1. Learn the culture
Those quirky, off-color jokes or your rigid structured demeanor may have worked well for you at your last job, but don’t be surprised if those traits cause your new team to be a bit concerned. The best thing you can do before applying for a new job is to research the company thoroughly. A simple Google search or looking at reviews posted on some of the leading job boards such as Glassdoor, Zip Recruiter, or many others can reveal how the company treats its employees and shed light on how your experience will be. You can check out our article on the top 50 job boards here. We have even created our own job board as well, which you can check out here.
While conducting research is a great place to start, keep in mind you may never truly understand how your experience within the company will be until you see it firsthand. Before you start, be prepared to study the organization and everyone around you objectively, learn how co-workers treat and interact with each other, and then decide if you are a good fit. You can even ask the interviewer about company culture prior to accepting your offer. To be clear, I am not advocating that you quit if the culture is not what you expect, but I am saying that you should always be prepared and open to adapting to different company cultures.
2. Master time-management
Learn the importance of waking up early and being punctual as soon as you possibly can. I have previously landed a position with a company simply because I showed up an hour first to my interview. The hiring manager said my early arrival showed him that I really cared. So, let your actions speak for you. Waking up early, being punctual, and submitting projects before their due dates will become second nature once you develop great time-management habits.
3. Conversate without oversharing
When you’re the new person in the office or joining a new team, understand that people are trying to get a feel for who you are. You are bound to be asked a lot of questions. While some conversations can be beneficial to the workplace, help you network, and make work a bit more fun, too much chatting can hinder production in the workplace, or worse, you can end up oversharing too many personal details and become the center of “water cooler” conversations.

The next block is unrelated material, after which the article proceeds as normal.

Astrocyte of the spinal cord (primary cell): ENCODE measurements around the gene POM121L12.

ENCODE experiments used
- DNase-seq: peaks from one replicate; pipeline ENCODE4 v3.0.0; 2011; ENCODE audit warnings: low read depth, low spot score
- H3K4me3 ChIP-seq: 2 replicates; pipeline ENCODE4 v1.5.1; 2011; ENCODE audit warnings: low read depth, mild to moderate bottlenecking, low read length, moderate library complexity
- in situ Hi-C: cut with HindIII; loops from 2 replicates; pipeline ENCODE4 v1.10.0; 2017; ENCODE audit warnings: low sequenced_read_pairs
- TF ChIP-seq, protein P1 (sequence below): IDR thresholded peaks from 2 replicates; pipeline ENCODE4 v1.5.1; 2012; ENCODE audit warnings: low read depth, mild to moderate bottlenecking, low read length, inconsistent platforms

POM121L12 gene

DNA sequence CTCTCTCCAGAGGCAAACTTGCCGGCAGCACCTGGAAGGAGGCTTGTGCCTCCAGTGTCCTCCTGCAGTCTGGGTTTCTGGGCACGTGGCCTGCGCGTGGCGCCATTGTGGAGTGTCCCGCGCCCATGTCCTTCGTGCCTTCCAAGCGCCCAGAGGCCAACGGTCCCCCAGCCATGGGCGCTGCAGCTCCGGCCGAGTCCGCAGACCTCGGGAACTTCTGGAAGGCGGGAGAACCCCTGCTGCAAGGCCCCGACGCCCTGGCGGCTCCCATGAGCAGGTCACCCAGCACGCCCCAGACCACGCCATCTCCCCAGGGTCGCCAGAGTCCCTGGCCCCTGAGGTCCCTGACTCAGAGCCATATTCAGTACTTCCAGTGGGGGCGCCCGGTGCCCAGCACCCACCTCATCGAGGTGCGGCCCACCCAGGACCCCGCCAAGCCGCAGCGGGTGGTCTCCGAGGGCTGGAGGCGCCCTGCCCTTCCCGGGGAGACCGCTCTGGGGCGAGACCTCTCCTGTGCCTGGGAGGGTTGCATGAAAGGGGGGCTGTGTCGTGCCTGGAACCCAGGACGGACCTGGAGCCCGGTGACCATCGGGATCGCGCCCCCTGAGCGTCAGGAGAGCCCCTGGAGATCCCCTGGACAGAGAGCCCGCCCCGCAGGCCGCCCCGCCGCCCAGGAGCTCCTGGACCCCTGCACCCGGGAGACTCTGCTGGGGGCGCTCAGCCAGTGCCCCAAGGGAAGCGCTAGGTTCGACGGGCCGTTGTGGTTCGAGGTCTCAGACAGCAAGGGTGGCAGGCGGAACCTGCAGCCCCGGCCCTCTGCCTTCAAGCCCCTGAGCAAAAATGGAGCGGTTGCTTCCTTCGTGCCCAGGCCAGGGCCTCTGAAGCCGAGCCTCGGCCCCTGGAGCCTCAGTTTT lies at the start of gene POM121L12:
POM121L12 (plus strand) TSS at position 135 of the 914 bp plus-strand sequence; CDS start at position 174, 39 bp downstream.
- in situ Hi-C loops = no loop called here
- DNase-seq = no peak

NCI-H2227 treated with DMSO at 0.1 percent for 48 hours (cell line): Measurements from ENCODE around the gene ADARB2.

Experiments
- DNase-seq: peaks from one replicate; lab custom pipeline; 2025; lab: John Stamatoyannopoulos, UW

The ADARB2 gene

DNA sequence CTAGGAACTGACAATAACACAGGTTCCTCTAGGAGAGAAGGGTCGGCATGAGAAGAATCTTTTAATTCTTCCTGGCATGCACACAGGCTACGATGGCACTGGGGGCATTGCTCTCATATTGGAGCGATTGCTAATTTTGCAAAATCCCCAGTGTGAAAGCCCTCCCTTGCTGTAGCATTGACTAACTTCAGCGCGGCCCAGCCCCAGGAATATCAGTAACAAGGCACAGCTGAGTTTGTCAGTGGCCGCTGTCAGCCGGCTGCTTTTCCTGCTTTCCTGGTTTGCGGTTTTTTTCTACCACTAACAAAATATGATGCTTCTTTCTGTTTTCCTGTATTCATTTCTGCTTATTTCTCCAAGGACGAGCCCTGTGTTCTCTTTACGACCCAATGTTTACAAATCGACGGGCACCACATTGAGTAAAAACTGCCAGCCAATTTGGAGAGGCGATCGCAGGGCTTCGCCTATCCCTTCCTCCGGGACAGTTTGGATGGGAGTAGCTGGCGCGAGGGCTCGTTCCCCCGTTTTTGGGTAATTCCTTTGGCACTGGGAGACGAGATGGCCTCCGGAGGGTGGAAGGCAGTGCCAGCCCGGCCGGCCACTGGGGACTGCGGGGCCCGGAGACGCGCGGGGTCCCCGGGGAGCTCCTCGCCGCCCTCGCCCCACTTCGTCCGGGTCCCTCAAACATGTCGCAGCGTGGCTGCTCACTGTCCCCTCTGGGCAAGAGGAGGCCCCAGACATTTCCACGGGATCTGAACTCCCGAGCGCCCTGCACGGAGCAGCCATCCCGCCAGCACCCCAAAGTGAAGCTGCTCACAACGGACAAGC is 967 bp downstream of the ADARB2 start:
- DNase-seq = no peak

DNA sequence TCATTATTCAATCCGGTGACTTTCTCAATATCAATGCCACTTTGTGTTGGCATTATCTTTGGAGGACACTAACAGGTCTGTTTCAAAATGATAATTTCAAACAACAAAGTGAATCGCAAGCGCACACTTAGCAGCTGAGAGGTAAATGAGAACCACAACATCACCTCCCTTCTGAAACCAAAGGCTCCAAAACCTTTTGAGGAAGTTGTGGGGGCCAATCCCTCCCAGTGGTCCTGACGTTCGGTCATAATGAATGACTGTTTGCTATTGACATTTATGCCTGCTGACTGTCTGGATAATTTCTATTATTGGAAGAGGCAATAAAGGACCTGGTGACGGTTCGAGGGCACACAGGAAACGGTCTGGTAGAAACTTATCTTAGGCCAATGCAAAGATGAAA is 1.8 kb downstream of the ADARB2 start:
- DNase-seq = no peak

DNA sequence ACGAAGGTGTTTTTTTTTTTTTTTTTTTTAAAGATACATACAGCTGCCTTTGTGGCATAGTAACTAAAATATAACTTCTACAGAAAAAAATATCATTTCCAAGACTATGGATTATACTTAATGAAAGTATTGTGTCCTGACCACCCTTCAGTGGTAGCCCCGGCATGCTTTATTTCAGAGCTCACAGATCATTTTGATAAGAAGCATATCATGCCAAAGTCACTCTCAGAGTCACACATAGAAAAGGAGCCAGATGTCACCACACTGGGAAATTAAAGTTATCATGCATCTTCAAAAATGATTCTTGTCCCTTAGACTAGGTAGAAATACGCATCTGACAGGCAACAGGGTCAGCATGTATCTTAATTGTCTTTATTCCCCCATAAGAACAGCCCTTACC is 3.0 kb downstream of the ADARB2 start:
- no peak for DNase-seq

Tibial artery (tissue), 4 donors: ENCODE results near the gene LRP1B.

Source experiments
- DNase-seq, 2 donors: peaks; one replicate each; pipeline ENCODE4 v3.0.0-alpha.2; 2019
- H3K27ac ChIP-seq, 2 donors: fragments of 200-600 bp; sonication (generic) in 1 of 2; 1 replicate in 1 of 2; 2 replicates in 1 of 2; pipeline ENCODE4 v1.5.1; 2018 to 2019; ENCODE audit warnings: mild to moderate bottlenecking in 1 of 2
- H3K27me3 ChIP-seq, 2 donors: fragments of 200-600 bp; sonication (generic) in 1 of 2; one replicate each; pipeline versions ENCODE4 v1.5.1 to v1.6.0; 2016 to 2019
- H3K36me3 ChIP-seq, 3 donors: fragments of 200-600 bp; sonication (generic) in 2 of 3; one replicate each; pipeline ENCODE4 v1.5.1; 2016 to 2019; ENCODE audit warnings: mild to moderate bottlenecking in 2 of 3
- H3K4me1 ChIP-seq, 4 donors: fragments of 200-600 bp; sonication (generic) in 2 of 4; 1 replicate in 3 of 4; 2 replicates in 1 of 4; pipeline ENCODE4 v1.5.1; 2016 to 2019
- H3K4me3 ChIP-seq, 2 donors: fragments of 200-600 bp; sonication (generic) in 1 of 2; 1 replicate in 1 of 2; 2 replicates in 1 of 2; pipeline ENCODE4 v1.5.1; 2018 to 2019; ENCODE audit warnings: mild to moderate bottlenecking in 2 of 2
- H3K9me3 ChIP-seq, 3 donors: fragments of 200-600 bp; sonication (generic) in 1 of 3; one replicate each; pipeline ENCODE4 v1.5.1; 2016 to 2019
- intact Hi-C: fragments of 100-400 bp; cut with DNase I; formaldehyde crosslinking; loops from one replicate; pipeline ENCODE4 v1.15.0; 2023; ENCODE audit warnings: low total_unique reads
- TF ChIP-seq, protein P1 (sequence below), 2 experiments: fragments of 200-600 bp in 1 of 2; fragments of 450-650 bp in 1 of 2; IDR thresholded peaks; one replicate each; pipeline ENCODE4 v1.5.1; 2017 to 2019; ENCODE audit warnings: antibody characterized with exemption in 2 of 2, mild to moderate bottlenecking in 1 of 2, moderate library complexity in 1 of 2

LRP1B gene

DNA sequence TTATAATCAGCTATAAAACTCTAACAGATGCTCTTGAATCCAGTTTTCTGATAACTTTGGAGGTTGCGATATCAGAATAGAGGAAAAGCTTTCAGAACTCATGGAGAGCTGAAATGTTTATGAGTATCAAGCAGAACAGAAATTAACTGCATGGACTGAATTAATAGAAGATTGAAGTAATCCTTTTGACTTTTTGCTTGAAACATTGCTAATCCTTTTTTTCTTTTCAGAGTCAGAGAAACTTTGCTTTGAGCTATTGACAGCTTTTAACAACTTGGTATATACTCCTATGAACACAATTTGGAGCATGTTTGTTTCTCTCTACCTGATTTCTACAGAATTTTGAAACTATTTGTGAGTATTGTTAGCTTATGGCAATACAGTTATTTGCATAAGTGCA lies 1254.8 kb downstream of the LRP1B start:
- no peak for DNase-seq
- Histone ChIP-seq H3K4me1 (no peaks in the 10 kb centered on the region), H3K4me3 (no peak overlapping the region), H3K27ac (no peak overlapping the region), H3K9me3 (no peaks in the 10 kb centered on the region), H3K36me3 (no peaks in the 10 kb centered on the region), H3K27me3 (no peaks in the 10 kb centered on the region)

Play it safe when you are entering a new environment. Keep the small talk down to surface level conversations like the weather, and try to save those juicy details of your life for your friends when you are far away from colleagues, not on company time, and never at a company gathering.
4. Be mindful of how you treat people
The way you treat people reveals more about the quality of your character and leadership capabilities than any title ever could. Whether you’re joining the organization as an entry-level team member or as someone’s superior, nothing gives you the right to treat someone poorly. This tip is perhaps the most important in this article.
Whether you are behaving unethically or treating someone unkind, people will never forget how you made them feel. Your actions will give you a reputation that can follow you throughout your entire career. Always practice kindness and strive to learn from everyone you meet. As world-renowned American Philosopher Ralph Waldo Emerson famously stated, “Every man I meet is my superior in some way, and in that, I learn from him.”
Learning from everyone you meet and treating people well, regardless of their title and of what they can do for you, will serve you well in the long run and benefit you in more ways than you could ever imagine.
We hope you apply these skills as you go forth and prosper in your career. We would also love to hear your feedback. Please leave us your thoughts in the comment section below, and subscribe to our blog to receive advice on resume writing, interviewing, and more from leading career professionals!